This is really my perspective on 1MDB. And I thought it was worth writing because I was the journalist that really got stuck into the story to begin with. I’d been working on corruption-related issues in the run up to really discovering that I could get an inside track on what had happened at this fund, where there was already a great deal of suspicion about what its purpose really was and where the money was going. And it turned into a rather exciting story from my perspective… I think 1MDB makes a very good case history of so many things that are much bigger than just one corrupt theft or even a corrupt government or even people within a corrupt government. It’s about the whole global system and how there are not enough regulatory structures in force or being enforced internationally to protect people like the Malaysians who had so much money being stolen from them by a corrupt prime minister, and to keep banks and other international financial systems mindful of their responsibilities. These were all issues that I was able to look at and touch on through my expose of this case and through the story as it unfolded, which is why I felt it was important to write the book. It’s very, very rare to get a light shone in brutal forensic detail on a multi-national offshore fraud.
How do you even get stuck into a story like that?
I got to grips with it because I was looking. I think the media has failed in its duty to investigate these things properly, and I think there are many good reasons for that. There’s a vested interest in many of our large media organisations in not stirring things up, not ruffling feathers in host countries, for example. And they want to produce so-called news cheaply. They don’t want to invest the sort of effort that I did, and the sort of time and energy in getting to grips with a really difficult story, which is what this was.
You mention cyber-warfare and fake news in your book. What was your experience with this?
You have to remember, before Donald Trump successfully turned the whole meaning on its head, “fake news” was about deliberately commissioned news to mislead people by high-powered, highly-paid media operations. I got a very early flavour of it as the Internet got going, when I upset Taib Mahmud and Najib, because both of them hired companies who had been looking at social media and how to manipulate it for high-paying customers, primarily corrupt and despicable regimes. The company that was hired by Najib and Taib was working for just about every other unpleasant autocratic, despotic regime on the planet, polishing up their image by abusing social media and other forms of media. So they were working and developing a whole art of fake news and it was really interesting because Malaysia was a test ground for that. And again, there are so many global connections. By working on a small story on one corner of the planet, I very soon began to realise everything in this world is interconnected. You have local crooks and international crooks working together, fake news was tried out in Malaysia one election, at least, before it became a real issue in America in their election in 2016. So what affects us in one place tends to affect us all these days.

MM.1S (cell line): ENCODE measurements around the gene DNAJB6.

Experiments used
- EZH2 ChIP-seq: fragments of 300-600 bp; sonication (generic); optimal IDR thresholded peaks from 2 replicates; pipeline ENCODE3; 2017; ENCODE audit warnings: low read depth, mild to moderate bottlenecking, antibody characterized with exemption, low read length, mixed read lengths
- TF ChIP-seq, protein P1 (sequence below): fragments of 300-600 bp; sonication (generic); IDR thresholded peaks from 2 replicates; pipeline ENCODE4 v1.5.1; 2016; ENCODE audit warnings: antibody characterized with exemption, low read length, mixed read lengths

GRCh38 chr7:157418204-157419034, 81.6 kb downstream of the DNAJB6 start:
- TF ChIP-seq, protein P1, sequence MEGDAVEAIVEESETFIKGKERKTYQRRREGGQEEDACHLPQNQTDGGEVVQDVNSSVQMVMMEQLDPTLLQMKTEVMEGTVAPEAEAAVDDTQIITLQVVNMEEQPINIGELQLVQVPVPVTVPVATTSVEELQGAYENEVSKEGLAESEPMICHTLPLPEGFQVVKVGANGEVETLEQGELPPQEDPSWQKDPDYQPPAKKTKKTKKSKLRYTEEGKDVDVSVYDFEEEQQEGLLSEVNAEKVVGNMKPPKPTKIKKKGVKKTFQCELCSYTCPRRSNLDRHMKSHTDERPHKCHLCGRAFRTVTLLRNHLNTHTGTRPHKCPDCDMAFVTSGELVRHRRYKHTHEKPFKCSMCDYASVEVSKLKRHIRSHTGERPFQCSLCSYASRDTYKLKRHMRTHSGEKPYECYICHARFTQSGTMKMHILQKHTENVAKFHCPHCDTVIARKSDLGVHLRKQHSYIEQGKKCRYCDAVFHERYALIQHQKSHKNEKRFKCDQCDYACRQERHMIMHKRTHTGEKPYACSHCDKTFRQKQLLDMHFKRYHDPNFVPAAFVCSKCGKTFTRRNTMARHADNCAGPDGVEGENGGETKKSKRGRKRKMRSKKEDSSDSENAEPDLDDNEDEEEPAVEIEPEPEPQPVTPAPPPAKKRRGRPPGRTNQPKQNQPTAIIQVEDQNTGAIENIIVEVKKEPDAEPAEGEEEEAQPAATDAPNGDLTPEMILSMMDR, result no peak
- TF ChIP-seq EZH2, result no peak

There’s so much hope in the new government in Malaysia, but do you think things are really going to change?
Things have changed. By the fact that the people have discovered that they can bring in a new government, and that they can throw out an unwanted, corrupt leader… that is change in itself. And of course the fact that the new government had to come in, if it wanted to be elected, on a reform platform, and will be under pressure to carry it out. There will be failings, there will be shortfallings, there will be inadequacies, there will be worse, there will be wrongdoing… perfection is not really something that one can expect. But already change has happened, and I think Malaysia’s on the path to much better things. And on the path to being a country where the people know they’re in charge and that they can change the government.
What about Sabah and Sarawak, though? We often focus on West Malaysia and forget about East Malaysia.
I make it very clear at the end of my book that unfortunately my observation is that I am only at the beginning of the end when it comes to my original remit, which was looking at Sarawak and Sabah. And so, yes, it was not surprising that the tsunami [rakyat] did not reach Sarawak, but it’s certainly woken them up. And I’ll certainly be returning to campaign, I hope, with a very different power behind me than when I was campaigning as a lone voice back in 2010. Because look where we’ve come.
In Singapore, you can get Clare’s book at Books Kinokuniya or Select Books.